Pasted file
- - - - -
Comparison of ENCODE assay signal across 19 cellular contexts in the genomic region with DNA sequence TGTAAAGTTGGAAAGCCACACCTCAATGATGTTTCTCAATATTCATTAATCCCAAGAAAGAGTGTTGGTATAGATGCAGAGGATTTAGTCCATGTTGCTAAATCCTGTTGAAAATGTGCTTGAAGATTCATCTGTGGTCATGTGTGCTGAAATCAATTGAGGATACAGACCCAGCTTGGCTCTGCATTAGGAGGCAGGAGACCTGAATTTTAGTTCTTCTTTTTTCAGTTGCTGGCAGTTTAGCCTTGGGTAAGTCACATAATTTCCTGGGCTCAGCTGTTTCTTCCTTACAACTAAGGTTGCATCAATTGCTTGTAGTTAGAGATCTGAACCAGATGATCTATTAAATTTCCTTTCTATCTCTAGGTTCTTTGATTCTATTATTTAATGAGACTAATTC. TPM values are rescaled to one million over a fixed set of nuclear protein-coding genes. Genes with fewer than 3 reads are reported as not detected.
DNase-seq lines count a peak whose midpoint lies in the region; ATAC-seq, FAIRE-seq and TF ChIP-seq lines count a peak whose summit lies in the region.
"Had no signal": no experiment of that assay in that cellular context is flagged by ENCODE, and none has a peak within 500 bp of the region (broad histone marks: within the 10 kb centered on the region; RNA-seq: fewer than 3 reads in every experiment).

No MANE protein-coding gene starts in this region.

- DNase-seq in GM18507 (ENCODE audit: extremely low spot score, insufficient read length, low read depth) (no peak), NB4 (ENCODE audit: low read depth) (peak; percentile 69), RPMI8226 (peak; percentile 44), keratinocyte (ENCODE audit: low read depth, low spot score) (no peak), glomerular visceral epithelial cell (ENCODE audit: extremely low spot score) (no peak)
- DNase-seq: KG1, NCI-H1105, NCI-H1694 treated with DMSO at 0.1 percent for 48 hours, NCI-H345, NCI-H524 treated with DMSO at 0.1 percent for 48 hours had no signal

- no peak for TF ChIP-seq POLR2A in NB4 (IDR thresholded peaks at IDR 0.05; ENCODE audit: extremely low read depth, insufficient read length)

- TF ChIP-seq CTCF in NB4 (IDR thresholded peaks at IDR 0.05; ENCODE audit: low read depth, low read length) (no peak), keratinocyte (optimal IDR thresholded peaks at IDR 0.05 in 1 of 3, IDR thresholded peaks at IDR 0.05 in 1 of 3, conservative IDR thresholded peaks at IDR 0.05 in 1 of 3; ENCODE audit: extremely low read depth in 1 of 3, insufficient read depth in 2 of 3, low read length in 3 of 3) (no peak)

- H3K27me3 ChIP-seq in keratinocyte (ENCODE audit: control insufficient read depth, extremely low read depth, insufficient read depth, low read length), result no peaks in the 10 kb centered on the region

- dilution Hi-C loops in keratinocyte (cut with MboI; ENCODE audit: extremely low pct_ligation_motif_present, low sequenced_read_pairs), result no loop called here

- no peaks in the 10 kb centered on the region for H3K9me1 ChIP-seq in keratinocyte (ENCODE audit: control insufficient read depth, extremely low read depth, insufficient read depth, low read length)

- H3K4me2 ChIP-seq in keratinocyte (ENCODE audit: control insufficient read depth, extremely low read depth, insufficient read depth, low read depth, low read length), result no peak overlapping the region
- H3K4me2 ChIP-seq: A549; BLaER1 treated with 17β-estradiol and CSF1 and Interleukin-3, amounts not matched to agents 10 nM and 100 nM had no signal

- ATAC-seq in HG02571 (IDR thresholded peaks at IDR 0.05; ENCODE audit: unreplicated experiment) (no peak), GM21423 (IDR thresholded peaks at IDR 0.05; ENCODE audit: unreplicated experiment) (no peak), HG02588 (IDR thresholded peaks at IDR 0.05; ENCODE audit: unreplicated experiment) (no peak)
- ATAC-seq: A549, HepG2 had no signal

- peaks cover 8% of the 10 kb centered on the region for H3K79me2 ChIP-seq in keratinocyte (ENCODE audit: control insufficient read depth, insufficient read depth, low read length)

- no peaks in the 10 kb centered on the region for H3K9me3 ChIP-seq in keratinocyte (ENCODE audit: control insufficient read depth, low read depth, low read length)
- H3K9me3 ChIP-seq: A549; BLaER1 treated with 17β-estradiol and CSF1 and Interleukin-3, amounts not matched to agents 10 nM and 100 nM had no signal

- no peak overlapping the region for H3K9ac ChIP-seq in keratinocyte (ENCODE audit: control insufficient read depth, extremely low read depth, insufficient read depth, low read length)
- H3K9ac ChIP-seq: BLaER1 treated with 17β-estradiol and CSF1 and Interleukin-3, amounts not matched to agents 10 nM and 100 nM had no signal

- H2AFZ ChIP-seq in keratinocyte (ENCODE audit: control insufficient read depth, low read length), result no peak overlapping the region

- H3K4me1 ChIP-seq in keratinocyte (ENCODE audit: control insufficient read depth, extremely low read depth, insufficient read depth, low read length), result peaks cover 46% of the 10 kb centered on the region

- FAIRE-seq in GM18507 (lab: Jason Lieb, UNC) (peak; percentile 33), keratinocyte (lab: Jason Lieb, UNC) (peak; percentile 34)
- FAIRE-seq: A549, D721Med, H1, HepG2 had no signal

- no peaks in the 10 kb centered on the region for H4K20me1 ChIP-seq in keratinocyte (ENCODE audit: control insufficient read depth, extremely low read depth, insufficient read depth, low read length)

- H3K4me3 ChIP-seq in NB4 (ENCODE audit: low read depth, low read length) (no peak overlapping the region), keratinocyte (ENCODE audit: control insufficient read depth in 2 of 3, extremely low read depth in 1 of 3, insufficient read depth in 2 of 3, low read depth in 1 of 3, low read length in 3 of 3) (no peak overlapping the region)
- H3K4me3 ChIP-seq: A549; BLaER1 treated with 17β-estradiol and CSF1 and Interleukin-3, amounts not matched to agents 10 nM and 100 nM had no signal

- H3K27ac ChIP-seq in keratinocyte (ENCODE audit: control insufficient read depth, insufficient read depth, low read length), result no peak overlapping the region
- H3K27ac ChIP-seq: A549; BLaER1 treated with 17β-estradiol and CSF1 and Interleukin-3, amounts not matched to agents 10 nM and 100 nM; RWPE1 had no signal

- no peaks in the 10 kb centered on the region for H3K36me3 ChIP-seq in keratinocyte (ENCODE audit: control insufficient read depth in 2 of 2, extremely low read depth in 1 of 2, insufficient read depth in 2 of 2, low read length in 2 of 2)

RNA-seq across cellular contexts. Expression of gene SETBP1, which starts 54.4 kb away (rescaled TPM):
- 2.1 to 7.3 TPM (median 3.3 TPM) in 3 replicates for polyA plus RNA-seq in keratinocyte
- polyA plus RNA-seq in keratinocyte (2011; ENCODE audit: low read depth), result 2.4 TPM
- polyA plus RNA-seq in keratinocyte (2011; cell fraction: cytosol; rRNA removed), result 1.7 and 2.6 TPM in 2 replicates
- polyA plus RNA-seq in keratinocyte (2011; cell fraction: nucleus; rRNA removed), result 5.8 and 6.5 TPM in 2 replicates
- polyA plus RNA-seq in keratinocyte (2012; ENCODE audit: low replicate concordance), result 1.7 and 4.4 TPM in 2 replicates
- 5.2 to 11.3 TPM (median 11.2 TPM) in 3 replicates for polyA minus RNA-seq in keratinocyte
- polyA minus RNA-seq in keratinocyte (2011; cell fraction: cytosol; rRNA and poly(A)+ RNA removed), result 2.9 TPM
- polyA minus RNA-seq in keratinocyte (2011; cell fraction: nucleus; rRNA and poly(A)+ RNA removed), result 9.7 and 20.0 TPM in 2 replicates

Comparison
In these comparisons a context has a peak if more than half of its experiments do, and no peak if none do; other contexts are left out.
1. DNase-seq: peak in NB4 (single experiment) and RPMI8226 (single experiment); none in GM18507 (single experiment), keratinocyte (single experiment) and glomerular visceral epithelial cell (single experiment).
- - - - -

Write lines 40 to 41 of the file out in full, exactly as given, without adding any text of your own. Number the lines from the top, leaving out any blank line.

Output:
Comparison
In these comparisons a context has a peak if more than half of its experiments do, and no peak if none do; other contexts are left out.